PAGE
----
The red sweater has survived yet another round through the laundry. Yesterday when I pulled it out, still warm from the dryer, more threads had unraveled from the buttonholes. Even though I cull through the items in my closet, discarding things I've not worn in awhile, I have a feeling this red sweater will remain with me till the end.
Nine years ago both of my parents were diagnosed with Alzheimer's on the same day. My sister and I moved them out of the home in which they'd amassed heaps of everything that would not biodegrade throughout a 60-year marriage. My sister lived 1,000 miles away, so I handled the bulk of the clean-out. Things were lost. Important things were lost.
Four years passed during which my sister and I moved our parents three more times, eventually to the small room they shared in a locked memory care unit, where Mom died. As we cleaned out her remaining handful of clothes, shoes and toiletries, most of her belongings ended up in the Goodwill bag. But, I lingered over the red sweater and offered it to my sister. She said I should keep it because I often wore red. I laid it beside my purse, later carried it to the car, took it home, and hung it in my own closet.
It's a classic cable cardigan, store bought, not handmade, true red, my favorite color. Mom dressed me in red as a little girl. Red took on the meaning of hearts, warmth, and love. I have a vague remembrance of a picture in which this same sweater was worn by my mother's mother. Maybe Mom gave it to Grandma as a gift. Possibly Mom rescued the sweater from her mother's closet during a final clean-out, just as I have done a generation later. Probably I'm imagining that scenario.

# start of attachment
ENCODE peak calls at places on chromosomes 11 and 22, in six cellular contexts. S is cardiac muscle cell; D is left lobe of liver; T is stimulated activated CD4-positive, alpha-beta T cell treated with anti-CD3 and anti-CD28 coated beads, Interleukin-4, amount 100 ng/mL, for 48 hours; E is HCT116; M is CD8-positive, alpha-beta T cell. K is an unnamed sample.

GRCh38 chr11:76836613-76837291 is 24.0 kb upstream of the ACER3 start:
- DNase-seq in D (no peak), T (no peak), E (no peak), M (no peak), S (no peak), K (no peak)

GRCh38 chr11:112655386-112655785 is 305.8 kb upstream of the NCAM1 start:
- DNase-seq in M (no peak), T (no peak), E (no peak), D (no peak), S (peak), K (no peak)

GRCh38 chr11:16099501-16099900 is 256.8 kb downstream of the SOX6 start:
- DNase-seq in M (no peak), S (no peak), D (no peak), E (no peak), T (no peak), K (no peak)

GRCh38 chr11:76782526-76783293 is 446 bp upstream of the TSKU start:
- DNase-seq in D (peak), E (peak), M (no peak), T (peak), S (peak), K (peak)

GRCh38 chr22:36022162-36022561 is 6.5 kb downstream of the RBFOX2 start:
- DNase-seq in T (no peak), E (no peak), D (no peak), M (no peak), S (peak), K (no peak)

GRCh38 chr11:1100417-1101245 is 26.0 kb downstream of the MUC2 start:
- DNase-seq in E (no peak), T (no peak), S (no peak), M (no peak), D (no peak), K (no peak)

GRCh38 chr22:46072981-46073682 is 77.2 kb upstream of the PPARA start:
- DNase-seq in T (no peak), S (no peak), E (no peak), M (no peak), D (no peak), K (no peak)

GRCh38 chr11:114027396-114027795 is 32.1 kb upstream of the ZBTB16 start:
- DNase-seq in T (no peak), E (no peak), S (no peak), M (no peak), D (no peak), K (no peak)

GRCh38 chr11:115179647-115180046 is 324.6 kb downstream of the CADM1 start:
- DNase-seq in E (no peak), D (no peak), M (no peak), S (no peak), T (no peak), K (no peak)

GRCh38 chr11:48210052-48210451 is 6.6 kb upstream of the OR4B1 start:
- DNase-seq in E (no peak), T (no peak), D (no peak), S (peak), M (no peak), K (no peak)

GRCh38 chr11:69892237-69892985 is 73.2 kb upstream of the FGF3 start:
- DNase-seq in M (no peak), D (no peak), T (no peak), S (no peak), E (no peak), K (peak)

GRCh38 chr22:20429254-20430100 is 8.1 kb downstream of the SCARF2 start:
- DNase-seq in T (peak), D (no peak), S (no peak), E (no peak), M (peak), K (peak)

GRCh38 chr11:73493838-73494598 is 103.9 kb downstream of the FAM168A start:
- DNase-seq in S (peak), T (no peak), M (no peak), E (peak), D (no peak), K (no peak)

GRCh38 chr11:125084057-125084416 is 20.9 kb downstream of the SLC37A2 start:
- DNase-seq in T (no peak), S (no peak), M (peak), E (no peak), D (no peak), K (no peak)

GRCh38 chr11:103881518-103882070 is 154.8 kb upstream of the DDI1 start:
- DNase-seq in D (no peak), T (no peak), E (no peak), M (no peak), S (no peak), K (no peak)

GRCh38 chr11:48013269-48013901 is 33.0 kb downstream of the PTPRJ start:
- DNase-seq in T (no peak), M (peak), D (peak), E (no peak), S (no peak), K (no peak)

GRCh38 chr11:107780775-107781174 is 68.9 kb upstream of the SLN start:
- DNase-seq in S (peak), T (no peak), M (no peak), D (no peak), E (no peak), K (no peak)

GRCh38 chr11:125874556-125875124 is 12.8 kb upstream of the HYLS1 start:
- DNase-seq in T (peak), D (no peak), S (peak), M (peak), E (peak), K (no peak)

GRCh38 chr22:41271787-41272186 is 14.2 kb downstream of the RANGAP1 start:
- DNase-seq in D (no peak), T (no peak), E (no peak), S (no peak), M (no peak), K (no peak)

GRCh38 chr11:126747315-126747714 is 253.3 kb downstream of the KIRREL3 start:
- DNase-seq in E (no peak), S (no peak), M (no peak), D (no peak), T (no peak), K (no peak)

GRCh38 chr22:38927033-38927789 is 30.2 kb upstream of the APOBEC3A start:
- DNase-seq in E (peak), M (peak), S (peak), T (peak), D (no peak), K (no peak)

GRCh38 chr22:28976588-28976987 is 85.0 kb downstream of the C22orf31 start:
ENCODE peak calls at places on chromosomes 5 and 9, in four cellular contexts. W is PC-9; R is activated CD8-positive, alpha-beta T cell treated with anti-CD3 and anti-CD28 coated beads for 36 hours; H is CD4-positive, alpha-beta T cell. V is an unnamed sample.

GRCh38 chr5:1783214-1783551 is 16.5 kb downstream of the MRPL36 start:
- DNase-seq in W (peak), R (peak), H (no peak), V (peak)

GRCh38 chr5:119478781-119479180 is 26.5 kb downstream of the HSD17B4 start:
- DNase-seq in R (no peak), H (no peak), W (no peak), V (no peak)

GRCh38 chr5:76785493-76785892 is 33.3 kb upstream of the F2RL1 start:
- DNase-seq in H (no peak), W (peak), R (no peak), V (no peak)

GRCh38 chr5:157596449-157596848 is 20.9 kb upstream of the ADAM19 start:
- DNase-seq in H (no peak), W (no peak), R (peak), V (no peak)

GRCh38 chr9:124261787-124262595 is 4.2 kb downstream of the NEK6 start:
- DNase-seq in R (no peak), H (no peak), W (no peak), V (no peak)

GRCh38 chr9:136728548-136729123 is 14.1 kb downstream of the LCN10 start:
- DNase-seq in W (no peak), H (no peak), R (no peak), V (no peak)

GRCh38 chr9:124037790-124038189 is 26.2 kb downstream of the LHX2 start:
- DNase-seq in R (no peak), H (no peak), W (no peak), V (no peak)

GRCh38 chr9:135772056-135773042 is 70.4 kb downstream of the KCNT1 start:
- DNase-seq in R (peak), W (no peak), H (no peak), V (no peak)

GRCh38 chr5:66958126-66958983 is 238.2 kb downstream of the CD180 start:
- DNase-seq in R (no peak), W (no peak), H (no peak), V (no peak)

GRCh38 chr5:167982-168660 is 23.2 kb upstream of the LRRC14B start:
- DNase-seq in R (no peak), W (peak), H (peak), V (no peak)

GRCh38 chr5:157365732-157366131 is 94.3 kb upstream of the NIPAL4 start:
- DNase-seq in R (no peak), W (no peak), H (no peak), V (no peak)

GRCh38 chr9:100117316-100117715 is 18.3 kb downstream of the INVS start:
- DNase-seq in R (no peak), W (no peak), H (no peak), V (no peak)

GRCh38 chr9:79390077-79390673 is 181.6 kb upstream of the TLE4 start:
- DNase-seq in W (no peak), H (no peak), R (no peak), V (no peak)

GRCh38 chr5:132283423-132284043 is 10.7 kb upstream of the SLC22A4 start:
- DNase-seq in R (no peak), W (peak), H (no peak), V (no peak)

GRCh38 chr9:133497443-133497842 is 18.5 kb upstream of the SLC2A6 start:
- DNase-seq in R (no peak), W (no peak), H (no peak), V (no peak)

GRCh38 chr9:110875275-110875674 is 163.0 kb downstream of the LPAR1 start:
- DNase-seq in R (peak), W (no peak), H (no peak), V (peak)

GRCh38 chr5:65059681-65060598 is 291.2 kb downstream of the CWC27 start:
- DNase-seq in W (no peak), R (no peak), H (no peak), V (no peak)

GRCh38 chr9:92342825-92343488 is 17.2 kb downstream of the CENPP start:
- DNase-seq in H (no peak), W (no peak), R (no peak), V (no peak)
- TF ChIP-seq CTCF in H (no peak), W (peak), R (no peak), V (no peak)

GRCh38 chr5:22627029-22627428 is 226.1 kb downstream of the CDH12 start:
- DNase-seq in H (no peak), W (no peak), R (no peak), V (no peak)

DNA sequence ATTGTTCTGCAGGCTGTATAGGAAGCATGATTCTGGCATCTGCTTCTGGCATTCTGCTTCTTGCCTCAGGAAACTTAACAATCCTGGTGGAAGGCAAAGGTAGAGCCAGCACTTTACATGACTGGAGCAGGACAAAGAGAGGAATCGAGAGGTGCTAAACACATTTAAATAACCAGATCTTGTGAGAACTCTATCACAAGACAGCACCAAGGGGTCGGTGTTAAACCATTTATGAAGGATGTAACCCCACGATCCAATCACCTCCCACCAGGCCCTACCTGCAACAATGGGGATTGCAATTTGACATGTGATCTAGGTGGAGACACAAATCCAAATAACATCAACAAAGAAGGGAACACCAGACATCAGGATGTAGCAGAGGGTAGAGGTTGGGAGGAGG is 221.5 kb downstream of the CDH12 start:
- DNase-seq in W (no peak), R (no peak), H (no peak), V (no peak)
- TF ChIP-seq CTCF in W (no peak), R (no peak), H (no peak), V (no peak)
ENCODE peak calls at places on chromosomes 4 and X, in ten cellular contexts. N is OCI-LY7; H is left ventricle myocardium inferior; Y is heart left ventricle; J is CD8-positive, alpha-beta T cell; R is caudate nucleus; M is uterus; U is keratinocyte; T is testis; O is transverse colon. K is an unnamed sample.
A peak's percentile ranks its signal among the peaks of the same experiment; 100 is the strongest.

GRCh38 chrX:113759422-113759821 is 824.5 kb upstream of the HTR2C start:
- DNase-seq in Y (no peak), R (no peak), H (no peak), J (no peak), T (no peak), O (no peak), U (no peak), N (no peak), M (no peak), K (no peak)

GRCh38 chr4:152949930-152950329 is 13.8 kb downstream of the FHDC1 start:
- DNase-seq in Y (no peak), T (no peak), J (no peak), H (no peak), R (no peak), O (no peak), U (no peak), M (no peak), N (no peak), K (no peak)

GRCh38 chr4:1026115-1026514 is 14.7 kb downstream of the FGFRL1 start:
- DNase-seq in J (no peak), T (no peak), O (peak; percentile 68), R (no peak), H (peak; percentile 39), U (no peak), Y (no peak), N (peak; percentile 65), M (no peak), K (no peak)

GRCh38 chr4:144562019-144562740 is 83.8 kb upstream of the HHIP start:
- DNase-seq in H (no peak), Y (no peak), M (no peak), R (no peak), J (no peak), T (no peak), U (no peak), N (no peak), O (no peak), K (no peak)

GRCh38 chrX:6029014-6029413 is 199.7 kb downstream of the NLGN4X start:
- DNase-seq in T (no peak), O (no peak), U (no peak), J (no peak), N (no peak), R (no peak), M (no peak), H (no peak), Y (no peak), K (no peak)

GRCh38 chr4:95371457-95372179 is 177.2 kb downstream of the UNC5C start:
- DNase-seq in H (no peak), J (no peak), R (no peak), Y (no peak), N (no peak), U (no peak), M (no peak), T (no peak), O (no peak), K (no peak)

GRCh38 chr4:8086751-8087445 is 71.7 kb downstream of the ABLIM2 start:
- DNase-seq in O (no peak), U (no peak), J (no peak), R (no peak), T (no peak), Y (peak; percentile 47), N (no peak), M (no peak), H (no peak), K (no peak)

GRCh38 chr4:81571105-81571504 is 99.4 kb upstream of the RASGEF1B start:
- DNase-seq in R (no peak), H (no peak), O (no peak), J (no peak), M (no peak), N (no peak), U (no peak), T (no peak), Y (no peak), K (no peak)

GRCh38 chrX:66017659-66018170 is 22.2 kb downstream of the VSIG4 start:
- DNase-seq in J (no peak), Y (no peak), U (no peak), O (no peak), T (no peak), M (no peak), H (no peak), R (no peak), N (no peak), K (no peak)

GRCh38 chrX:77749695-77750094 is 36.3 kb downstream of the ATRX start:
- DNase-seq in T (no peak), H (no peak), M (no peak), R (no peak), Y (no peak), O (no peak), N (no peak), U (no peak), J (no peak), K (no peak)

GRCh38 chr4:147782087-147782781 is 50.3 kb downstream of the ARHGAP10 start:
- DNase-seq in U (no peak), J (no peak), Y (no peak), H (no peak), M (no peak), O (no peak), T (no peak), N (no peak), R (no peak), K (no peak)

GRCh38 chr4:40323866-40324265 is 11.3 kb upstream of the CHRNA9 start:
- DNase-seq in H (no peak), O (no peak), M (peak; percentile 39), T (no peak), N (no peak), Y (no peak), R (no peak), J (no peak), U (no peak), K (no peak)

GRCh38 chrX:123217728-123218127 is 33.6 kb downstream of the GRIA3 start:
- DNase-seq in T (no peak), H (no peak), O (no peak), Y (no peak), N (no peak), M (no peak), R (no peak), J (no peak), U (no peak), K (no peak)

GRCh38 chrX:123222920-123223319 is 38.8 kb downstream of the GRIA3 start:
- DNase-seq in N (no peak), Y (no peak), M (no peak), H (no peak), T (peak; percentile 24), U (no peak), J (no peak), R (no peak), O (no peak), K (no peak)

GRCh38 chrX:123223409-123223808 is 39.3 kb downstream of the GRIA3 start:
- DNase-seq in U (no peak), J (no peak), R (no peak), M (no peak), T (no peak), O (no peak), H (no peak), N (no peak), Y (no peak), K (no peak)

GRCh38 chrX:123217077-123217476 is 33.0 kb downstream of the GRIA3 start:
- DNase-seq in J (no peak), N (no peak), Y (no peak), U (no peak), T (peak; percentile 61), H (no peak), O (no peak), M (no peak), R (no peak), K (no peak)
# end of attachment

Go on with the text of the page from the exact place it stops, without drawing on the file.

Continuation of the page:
My sister and I wore red to Mom's funeral. We dressed Dad in an old red sport coat, pretty flashy for a 90-year-old man, but red was their favorite color.
One year later when Dad died, I was looking through my closet for something to wear to his funeral when I spotted the red sweater. It's probably not typical for a daughter to wear something worn out and a couple of sizes too big to her father's funeral, but maybe Mom spoke to me, saying "Take me to the funeral ... wear my sweater."
I'm certain Mom talked with me at other times during Dad's last year. I write about one incident near the end of my memoir, Alzheimer's Daughter.
Anxiety loomed as I'd anticipate visits and conversations with my father. Even though I sat beside Dad's living five-foot-seven, 140 pound, stooped frame, I was gripped by stabbing pain at the loss of him.
Mom was dead, but Dad was gone. While I talked to this man who couldn't remember sixty-six years of marriage to my mother, and didn't know me any longer as his daughter, I stuffed down my emotion and explained Mom's death to him as though I was reading a children's story to a four-year-old.
During one visit, Dad asked, "What happened to that woman I admired?"
"Ibby died and went to heaven," I responded.
"Oh," he moaned, hanging his head, "No wonder I can't find her."
I began to let Mom help me when I visited Dad. I felt her spirit standing behind me, guiding me with the fingertips of her open hands on my shoulder blades, at the same time supporting me so I wouldn't fall.
I pictured a cloud of angels, Dad's deceased loved ones, surrounding him -- waiting for him.
As I entered the unit and saw and heard others moaning and dying, I imagined a cloud of angels waiting for them as well. Visits took on sacredness. I envisioned the caregivers doing this difficult work surrounded by the hovering spirits of loved ones who waited on the other side of eternal life's invisible door.
If this red sweater had been thrown out in any of the clean-outs from my parents' moves, I doubt I'd think, Hmmm, I wish I'd kept that red sweater. In fact, I probably wouldn't even remember it. The details of the sorting are now a blur, with only the memory of the panic remaining. But since it is one of the few things that did survive, I repair and re-wear the red sweater now and then. When I slip my arms into its softness and fasten the buttons (except for the missing one at the bottom) I feel a hug from my mom and maybe my grandma, too.